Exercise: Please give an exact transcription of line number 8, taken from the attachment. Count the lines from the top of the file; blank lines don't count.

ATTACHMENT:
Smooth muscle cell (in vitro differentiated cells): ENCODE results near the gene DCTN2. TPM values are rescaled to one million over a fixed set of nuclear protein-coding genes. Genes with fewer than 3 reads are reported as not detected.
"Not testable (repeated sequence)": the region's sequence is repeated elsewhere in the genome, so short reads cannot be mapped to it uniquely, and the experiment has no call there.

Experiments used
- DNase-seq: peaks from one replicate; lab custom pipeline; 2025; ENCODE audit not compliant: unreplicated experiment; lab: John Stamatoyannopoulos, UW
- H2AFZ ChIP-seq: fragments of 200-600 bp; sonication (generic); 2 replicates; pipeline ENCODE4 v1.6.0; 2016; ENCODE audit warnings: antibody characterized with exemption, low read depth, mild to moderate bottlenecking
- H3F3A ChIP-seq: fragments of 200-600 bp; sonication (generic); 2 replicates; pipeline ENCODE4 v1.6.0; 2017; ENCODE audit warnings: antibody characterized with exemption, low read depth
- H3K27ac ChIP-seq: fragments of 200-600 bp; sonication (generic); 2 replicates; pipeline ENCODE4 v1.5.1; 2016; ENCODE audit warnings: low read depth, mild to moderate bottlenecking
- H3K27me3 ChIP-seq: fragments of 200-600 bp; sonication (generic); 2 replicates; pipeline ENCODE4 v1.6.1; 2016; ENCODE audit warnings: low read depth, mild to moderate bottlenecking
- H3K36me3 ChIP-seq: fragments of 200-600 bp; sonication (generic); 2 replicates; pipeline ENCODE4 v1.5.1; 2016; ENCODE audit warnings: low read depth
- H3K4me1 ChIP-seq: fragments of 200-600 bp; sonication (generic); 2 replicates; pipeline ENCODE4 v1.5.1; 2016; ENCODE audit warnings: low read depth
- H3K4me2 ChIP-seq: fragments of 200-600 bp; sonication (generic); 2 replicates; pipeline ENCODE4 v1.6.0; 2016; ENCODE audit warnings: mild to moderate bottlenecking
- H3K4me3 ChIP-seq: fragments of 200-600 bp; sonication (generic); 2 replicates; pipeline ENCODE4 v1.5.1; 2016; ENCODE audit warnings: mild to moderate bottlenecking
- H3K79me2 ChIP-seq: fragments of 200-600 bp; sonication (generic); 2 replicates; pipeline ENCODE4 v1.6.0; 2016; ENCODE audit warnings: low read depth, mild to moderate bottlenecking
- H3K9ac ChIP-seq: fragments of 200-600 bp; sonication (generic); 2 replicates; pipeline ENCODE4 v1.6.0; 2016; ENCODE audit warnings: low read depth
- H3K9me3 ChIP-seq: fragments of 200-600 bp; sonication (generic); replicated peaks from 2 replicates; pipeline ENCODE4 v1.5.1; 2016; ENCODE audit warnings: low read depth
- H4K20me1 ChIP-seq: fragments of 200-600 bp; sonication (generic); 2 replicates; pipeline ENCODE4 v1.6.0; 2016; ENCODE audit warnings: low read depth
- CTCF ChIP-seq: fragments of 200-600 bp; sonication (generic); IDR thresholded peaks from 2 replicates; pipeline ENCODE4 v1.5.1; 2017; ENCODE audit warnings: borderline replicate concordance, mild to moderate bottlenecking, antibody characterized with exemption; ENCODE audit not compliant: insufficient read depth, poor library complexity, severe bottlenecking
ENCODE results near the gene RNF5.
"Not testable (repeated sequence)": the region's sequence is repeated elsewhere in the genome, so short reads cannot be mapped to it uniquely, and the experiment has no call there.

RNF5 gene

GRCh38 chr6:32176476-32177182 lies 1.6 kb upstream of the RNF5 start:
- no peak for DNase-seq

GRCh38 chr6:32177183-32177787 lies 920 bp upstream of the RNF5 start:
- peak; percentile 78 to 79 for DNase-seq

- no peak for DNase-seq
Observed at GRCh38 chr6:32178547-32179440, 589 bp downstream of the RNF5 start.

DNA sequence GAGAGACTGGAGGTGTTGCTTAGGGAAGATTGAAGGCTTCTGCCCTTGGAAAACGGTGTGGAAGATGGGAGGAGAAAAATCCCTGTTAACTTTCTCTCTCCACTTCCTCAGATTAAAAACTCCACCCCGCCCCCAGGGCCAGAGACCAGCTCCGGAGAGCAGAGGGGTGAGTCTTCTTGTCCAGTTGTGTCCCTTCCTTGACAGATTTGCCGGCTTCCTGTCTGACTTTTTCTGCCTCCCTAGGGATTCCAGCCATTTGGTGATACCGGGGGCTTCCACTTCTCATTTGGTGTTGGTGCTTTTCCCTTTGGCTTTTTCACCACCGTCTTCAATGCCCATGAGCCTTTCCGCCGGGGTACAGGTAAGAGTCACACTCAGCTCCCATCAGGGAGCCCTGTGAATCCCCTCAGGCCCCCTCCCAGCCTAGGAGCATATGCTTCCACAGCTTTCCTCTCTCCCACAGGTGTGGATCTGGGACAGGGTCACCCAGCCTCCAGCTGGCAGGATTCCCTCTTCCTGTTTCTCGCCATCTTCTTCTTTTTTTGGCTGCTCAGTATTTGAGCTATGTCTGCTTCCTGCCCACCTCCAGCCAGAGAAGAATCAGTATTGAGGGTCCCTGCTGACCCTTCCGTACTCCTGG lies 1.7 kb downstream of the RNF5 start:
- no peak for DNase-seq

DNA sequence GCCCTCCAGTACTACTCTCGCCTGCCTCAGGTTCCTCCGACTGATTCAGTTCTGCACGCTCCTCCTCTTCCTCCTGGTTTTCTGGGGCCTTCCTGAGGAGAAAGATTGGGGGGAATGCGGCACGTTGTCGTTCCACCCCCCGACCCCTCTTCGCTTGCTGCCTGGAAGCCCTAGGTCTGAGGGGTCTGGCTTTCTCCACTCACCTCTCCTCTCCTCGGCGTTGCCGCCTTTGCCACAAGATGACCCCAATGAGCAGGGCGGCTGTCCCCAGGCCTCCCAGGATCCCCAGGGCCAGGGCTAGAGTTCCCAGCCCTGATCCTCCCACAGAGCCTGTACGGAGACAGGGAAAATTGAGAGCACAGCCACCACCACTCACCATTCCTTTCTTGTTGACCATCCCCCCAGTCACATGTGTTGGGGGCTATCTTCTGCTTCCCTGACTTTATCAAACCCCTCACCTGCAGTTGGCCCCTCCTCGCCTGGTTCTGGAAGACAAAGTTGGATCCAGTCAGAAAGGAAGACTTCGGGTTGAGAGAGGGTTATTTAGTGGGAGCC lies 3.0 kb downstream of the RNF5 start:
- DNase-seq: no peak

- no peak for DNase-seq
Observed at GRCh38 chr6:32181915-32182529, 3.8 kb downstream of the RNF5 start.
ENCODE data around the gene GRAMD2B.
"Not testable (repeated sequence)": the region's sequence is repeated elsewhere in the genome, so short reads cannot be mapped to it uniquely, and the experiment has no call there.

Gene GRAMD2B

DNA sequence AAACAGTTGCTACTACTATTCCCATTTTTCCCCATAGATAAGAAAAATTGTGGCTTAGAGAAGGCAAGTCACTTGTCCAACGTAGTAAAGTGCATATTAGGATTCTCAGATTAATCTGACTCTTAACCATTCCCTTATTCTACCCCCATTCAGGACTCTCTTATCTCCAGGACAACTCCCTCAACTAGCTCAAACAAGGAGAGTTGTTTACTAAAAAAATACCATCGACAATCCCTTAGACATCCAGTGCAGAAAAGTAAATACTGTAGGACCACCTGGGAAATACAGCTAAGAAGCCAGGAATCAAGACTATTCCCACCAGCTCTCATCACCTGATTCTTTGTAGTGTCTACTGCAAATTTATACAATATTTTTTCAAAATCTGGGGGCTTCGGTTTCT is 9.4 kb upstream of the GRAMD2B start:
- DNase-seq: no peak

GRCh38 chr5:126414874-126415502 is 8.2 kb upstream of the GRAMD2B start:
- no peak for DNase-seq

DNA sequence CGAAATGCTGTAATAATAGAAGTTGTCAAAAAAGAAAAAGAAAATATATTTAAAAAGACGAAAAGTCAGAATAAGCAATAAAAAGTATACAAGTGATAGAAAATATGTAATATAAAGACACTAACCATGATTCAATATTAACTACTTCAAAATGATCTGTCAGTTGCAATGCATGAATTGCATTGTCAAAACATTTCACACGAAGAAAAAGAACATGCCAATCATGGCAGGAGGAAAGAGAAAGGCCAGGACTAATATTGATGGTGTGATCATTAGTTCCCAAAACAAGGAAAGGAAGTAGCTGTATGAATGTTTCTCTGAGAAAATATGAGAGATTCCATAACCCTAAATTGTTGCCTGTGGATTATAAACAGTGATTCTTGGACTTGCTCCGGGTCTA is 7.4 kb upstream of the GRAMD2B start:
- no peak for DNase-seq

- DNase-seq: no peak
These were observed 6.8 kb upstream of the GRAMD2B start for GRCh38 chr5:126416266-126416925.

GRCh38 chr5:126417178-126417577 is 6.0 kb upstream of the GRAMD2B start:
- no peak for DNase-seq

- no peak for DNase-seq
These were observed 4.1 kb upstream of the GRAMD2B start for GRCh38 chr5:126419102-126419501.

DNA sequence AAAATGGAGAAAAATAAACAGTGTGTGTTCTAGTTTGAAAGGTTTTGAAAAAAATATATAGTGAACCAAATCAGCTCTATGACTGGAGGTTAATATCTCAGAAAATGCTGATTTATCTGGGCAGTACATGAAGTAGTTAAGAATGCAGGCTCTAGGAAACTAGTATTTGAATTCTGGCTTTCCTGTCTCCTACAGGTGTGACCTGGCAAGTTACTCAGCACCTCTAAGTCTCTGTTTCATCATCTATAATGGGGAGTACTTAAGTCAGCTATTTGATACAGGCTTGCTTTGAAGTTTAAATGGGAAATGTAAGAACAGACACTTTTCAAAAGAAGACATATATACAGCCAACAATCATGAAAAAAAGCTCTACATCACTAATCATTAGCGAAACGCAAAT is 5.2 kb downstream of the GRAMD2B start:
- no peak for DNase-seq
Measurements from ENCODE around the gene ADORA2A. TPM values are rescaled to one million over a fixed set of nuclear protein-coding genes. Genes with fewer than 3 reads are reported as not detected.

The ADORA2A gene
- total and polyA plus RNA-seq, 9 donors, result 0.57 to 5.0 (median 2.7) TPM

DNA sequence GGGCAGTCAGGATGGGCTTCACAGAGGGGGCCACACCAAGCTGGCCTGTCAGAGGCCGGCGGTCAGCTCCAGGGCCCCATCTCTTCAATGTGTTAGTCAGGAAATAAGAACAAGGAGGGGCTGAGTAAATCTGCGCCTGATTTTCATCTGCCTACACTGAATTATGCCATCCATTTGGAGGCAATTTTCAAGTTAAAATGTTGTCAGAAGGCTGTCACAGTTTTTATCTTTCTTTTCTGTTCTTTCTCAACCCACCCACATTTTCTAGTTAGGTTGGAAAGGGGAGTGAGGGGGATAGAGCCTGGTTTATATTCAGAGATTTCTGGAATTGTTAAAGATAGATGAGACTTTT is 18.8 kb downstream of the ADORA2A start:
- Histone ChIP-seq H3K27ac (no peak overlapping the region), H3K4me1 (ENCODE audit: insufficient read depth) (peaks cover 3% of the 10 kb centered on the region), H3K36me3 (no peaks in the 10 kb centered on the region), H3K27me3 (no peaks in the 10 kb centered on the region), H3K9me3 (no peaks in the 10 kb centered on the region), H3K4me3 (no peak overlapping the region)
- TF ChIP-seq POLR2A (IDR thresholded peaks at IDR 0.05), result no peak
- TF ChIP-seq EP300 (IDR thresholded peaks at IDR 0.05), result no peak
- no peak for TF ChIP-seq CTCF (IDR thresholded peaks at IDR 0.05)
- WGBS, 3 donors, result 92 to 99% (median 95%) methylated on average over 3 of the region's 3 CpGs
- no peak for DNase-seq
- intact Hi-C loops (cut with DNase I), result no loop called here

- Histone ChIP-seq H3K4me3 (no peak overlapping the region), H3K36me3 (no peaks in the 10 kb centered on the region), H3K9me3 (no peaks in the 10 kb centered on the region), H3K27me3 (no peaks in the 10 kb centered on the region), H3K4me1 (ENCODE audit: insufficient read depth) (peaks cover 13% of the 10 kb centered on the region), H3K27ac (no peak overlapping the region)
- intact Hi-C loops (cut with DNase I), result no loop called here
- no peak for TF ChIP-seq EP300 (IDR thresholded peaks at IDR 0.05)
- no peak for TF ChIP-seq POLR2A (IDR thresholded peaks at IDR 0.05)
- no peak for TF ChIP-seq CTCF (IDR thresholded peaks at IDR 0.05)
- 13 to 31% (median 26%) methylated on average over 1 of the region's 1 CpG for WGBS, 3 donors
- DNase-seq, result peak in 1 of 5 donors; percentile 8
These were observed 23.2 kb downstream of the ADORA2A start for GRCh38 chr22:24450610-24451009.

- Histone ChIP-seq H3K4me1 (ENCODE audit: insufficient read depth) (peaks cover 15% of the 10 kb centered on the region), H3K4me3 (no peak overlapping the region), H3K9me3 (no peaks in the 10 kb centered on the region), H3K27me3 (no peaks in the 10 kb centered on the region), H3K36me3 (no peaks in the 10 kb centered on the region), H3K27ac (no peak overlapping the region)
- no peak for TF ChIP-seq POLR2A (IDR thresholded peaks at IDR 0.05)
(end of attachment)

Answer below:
- H3K27me3 ChIP-seq: fragments of 200-600 bp; sonication (generic); 2 replicates; pipeline ENCODE4 v1.6.1; 2016; ENCODE audit warnings: low read depth, mild to moderate bottlenecking